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'A million dollars': How Queensland Outback made Hayley's dreams come true

The powerful impact rugby league players can have on the next generation should never be underestimated.

This was certainly the case for young Roma girl Hayley Radunz, when the Queensland Outback women's team came to town for their annual clash with North Queensland United at the weekend.

The eight-year-old only very recently took up rugby league, after she moved from Brisbane to Roma and chose to play with her cousin Billy for the Roma Saints.

She had played just one game and was yet to experience a training session due to cancellations, when the NRL held a female participation event in the town on Friday, July 22, as part of the Hostplus Cup’s 'Activate Queensland!' Country Week round and the arrival of the Queensland Outback and North Queensland United teams.

Hayley was one of only two young girls to attend the clinic and it was there where she first met the Queensland Outback women’s team.

Hayley Radunz on the sideline of the QLD Outback v NQ United game. Photo: Jorja Brinums/QRL
Hayley Radunz on the sideline of the QLD Outback v NQ United game. Photo: Jorja Brinums/QRL

“She had never played football before she moved here, but she decided she wanted to have a go,” Hayley’s grandmother, Terri Radunz, said.

“When the Outback girls were here they ran a coaching clinic for girls only. We thought we’d take her along and there was only her and one other girl.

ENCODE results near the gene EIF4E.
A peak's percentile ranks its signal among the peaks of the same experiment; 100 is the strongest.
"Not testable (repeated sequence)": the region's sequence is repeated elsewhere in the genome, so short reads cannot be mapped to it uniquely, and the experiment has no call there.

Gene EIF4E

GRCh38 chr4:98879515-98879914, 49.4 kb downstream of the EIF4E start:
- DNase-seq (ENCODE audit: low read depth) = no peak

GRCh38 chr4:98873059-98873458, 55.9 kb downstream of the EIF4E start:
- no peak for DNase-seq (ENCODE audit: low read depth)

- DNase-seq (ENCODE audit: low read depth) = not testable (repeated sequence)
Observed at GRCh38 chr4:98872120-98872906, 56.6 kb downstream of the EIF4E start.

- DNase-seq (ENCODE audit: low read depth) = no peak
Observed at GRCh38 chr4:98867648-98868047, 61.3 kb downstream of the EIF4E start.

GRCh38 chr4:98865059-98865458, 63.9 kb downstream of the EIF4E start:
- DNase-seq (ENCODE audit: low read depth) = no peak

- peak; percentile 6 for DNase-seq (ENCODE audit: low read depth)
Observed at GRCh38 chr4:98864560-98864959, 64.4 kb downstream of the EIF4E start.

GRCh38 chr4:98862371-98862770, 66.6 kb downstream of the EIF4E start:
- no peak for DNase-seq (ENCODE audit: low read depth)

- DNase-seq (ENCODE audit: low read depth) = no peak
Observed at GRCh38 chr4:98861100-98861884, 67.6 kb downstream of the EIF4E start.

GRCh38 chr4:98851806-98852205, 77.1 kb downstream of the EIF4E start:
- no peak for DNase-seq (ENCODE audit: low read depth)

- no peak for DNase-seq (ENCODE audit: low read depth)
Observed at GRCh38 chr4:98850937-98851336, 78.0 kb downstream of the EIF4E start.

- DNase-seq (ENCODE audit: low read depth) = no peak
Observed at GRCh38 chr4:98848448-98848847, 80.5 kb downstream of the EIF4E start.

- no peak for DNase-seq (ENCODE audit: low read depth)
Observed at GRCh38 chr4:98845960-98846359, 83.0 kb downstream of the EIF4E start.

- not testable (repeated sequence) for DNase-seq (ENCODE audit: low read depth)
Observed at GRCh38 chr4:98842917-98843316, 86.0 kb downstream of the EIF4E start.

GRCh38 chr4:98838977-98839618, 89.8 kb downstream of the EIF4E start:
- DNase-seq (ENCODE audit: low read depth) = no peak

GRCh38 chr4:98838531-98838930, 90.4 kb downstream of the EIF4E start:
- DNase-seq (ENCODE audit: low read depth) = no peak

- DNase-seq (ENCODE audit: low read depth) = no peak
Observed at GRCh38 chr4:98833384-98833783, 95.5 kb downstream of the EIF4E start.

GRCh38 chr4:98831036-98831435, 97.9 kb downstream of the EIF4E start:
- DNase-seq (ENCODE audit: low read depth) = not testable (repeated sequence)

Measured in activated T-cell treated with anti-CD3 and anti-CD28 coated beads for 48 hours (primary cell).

“She immediately fell in love with the Outback girls. Then, after the girls’ coaching clinic, there was one open to all ages, boys and girls. So she stayed on for that but the women left.”

It was later that night when Radunz realised the impact the Queensland Outback team had on her granddaughter.

She was upset because she had missed saying goodbye to the team.

Hayley front and centre with the teams. Photo: Jorja Brinums/QRL
Hayley front and centre with the teams. Photo: Jorja Brinums/QRL

But as luck would have it, Radunz manages Café 54 in Roma, which was doing the catering for the teams, and the very next day she ran into women’s manager, Charmain Acton, at the team motel.

“Hayley had told her grandmother that she didn’t get to say goodbye to her new friends,” Acton said.

“Later on the Saturday morning there was a street parade and Hayley was there to walk with the Roma Saints. I happened to spot Hayley’s grandmother in the crowd and I asked her to introduce me to Hayley.

“After thinking about what Terri had told me earlier that morning I invited Hayley to walk with the Outback ladies in the street parade.

“Without a hesitation she excitedly replied, ‘yes’.  

“I didn’t get to see the look on her face when she was walking down the street with the girls, but I’m pretty sure she smiled the whole way.”

What followed was a dream for young Hayley.

The women’s Outback team immediately took the youngster under their wing and made the weekend one she would never forget.

As they took part in the march, Hayley told the team she had her second ever game of rugby league later that day.

Hayley helping to lead QLD Outback out onto the field. Photo: Jorja Brinums/QRL
Hayley helping to lead QLD Outback out onto the field. Photo: Jorja Brinums/QRL

Keen to support their newest fan, the women then went out of their way to get to the game.

“We were getting ready to play and then Charmain rang me to find out which field Hayley was on,” Radunz said.

“It turns out they’d gone to the field across the road so we got them to hold off the game for a few minutes and then the bus turns up and all the women, they come running off the bus and formed a tunnel for her.